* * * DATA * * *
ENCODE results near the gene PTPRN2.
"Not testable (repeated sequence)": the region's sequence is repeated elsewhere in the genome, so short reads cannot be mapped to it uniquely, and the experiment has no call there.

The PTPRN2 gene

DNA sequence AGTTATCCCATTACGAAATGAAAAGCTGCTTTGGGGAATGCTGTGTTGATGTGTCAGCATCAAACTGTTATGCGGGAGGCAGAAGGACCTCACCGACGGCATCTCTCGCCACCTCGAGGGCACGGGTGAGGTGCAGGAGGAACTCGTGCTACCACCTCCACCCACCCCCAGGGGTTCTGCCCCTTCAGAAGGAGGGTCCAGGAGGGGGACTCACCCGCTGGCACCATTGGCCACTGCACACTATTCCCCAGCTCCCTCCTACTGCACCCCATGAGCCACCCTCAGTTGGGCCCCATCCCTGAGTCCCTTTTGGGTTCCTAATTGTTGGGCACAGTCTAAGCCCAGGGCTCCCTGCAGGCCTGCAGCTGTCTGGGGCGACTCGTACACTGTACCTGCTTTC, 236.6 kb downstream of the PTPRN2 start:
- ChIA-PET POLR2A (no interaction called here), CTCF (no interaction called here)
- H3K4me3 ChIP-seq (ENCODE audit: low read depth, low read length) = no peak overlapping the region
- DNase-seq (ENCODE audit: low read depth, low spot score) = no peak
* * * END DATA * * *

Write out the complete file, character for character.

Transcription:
ENCODE results near the gene PTPRN2.
"Not testable (repeated sequence)": the region's sequence is repeated elsewhere in the genome, so short reads cannot be mapped to it uniquely, and the experiment has no call there.

The PTPRN2 gene

DNA sequence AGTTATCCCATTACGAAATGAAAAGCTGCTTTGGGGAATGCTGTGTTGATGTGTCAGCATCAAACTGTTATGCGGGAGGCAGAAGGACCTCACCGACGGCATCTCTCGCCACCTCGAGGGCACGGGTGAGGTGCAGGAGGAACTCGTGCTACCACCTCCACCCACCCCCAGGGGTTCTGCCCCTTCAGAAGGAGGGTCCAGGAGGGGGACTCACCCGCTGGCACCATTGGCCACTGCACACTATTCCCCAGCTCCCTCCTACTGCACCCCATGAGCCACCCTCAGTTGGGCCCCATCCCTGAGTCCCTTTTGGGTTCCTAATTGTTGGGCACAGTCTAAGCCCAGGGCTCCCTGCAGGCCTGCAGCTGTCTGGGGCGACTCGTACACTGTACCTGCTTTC, 236.6 kb downstream of the PTPRN2 start:
- ChIA-PET POLR2A (no interaction called here), CTCF (no interaction called here)
- H3K4me3 ChIP-seq (ENCODE audit: low read depth, low read length) = no peak overlapping the region
- DNase-seq (ENCODE audit: low read depth, low spot score) = no peak